If you enjoyed this, you can listen to the entire podcast here on the Students and Culture website.

Students and Culture Interview

Posted on: 05/4/11 10:19 AM | by Jonathan McKee

I was interviewed recently on the Students and Culture podcast… some of you might have wanted an opportunity to peek in on that interview. For those that don’t have the time to listen to it, I’ve provided some of the highlights of it transcripted below.

Fun conversation. I start by giving a brief (60 second) history of THE SOURCE FOR YOUTH MINISTRY and how it came to be (by accident, actually). Then we chatted about churches reaching beyond their church walls… then I answered the following questions:

  – What is the best thing student groups can do to have return visitors?

  – If you only had one lesson left to teach a group of students, what would you teach and why?

  – What are some of the best ways to gain the trust of new unchurched students?

  – In your book “Connect” you talk a lot about getting to know kids on a one-on-one basis. Do you believe it’s possible to become so connected with students that they see you more as a peer and you lose your influence in their lives?

  – How can we equip and train our youth to witness and share the gospel with nonbelievers in their everyday lives?

You can listen to the podcast here on the Students and Culture website, or if you would prefer to just read the highlights, here’s a snippet of what I answered to those questions:

Jason – OK asked:
-What is the best thing student groups can do to have return visitors?

First- this question assumes that people are actually visiting! An aside… I think we need to be proactive to think of outreach as reaching more than those who actually DO show up. But yes, let’s definitely try to KEEP the ones that actually DO show up.

Last year a church brought me in to train their student leaders, but I first got an opportunity to attend their morning youth service. The first thing I did was simply sit in the back of the room and observe. I especially paid attention to “the door.” I tell youth workers this all the time. If you ever get a chance to just take a week where you can just sit in the back and watch the door– you’ll learn a lot. It’s fun to watch kids come in and look around. You can almost see what they’re thinking. “Where do I go? Are any of my friends here?” Sometimes, after a moments hesitation, you’ll actually see kids turn around a leave.”

What are we doing to make people think, “I belong!” I’m welcome here. I’m safe.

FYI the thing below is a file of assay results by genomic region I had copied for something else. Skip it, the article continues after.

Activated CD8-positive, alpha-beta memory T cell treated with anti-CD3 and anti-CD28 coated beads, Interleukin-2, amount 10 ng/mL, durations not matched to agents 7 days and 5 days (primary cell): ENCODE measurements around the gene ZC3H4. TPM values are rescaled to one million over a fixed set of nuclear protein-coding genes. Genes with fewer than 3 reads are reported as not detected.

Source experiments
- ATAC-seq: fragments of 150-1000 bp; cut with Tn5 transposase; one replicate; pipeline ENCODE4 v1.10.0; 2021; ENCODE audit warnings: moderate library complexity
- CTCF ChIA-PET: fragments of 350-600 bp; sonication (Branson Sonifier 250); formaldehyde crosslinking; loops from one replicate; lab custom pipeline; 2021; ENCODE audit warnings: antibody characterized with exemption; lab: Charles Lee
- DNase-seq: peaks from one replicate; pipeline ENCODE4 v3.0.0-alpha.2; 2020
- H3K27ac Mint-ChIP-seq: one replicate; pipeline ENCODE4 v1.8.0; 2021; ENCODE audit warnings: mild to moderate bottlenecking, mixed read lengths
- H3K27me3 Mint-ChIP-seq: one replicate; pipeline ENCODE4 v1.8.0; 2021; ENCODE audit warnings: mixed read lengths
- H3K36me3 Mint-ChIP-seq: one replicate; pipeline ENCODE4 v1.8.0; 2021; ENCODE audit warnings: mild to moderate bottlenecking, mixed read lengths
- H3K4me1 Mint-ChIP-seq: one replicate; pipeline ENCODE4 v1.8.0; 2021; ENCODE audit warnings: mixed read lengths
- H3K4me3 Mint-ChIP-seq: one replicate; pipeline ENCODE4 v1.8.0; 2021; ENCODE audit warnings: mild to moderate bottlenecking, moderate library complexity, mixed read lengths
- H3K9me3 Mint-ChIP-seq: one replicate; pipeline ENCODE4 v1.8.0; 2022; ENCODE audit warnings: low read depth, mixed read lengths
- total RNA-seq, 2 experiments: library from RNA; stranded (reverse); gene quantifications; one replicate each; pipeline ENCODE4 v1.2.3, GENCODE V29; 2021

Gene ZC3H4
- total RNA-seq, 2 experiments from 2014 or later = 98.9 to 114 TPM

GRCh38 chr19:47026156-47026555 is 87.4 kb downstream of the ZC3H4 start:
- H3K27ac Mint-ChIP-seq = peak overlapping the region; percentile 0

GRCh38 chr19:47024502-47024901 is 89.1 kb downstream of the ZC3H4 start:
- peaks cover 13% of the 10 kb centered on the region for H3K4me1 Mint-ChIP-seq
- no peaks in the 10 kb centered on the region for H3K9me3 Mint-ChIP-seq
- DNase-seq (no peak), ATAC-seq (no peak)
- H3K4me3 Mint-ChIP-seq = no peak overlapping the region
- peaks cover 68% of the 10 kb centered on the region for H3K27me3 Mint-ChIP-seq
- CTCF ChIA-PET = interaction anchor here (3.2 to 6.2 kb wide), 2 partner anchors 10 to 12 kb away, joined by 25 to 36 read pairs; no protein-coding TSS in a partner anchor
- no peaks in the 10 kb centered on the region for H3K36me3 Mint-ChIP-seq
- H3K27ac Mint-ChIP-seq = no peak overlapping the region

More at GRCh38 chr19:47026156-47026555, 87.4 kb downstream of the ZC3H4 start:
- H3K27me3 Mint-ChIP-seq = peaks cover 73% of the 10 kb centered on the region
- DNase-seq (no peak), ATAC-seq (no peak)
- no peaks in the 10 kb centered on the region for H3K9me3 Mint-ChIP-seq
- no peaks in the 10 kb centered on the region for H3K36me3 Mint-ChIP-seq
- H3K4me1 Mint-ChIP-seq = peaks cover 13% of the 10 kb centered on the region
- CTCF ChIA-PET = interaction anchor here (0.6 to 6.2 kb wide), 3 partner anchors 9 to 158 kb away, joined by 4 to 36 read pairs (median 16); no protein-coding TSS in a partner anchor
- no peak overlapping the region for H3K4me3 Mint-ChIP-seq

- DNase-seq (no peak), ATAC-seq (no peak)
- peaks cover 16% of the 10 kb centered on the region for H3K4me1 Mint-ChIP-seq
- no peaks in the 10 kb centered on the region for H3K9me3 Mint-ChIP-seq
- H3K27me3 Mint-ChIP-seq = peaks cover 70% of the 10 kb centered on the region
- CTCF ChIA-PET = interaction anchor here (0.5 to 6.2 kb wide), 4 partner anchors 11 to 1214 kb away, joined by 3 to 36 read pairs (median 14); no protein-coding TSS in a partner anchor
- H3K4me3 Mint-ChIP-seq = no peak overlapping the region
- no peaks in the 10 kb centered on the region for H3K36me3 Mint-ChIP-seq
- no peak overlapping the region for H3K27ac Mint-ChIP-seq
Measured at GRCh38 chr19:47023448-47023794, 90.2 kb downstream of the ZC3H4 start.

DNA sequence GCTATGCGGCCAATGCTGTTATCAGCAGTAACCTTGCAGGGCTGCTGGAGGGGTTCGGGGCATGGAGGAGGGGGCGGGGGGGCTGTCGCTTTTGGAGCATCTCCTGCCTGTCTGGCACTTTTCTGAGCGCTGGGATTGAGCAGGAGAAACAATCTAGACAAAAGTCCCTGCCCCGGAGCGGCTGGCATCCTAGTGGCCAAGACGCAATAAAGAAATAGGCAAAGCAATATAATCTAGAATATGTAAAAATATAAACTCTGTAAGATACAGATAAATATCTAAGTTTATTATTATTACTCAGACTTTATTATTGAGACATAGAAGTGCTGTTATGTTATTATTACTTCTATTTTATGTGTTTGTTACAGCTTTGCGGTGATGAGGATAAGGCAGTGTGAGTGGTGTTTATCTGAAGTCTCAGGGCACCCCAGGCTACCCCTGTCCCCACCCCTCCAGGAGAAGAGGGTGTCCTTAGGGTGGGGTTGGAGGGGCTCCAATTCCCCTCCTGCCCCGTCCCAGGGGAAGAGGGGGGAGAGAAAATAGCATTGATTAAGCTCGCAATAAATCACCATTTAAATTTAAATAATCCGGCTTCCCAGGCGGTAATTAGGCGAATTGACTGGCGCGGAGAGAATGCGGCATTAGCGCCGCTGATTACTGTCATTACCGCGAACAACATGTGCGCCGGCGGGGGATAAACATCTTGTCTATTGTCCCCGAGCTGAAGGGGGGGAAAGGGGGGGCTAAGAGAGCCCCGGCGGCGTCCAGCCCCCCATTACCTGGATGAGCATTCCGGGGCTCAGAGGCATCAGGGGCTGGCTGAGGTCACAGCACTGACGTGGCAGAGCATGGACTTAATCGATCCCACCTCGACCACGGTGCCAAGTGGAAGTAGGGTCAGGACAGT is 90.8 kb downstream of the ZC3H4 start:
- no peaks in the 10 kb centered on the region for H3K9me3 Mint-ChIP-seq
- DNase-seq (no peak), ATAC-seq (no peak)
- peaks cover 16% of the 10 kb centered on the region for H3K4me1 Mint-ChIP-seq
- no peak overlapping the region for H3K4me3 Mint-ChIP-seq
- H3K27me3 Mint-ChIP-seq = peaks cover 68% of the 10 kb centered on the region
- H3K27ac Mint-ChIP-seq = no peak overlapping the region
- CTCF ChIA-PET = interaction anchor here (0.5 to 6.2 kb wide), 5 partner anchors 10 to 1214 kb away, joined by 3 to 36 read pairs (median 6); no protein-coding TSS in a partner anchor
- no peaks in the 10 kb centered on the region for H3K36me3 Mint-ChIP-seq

In my new book MINISTRY BY TEENAGERS, David gives an example of a youth ministry that decided to be proactive about making new kids feel like they belong. They did this with colored name tags, of all thing…  our book is full of ideas to do just that.

Noah – KY
– If you only had one lesson left to teach a group of students, what would you teach and why?

It depends on the students I’m talking to. I know that might sound like a copout answer, but I just need to at least know who I’m talking to. For example, am I speaking to a bunch of unchurched kids on campus? Or am I speaking at a Christian camp?

ON CAMPUS- I think I’d give them a talk that basically address the feeling we all get when we’ve tried to find fulfillment in all the temporary thrills of life, and when they don’t work, we finally proclaim, “There’s gotta be more than this!!” Basically, I speak to them about the unfulfilling temporary vs. the permanent love of God that comes through knowing Jesus Christ in a personal relationship.That passage so accurately describes the lies of this world, “lies that sound like the truth.”

AT A CAMP- I’d probably talk about the importance of letting God sit in the driver’s seat of our life- and what that actually looks like. I’m speaking in layman’s terms here. This is actually a lesson on how we need to give the Holy Spirit control. How the fruits of the spirit are not things we are to “TRY” to do, but qualities that flow from us when we let the Spirit in our life- when we “let God drive.” When we let him control the radio… you get the idea.

Noah – KY asked a second question:
– What do you see as the biggest deterrent to spiritual growth in today’s teens?

We allow ourselves to be distracted by the world’s lies. In Ephesians, Paul talks about what it will be like when we mature in Christ. He says…

Ephesians 4:14-15 (NLT)
14 Then we will no longer be immature like children. We won’t be tossed and blown about by every wind of new teaching. We will not be influenced when people try to trick us with lies so clever they sound like the truth.
15 Instead, we will speak the truth in love, growing in every way more and more like Christ, who is the head of his body, the church

We get comfy like David (II Samuel 11) did when he decided to give in to laziness- sleep in while his men were fighting. Give into lust- and turn on late night cable tv- women bathing- great view from the rooftops. Feed those desires- invite her over. Give into adultery. Sleep with her. Give into deception- plan a coverup where it looks like Uriah got her pregnant. And finally… commit murder.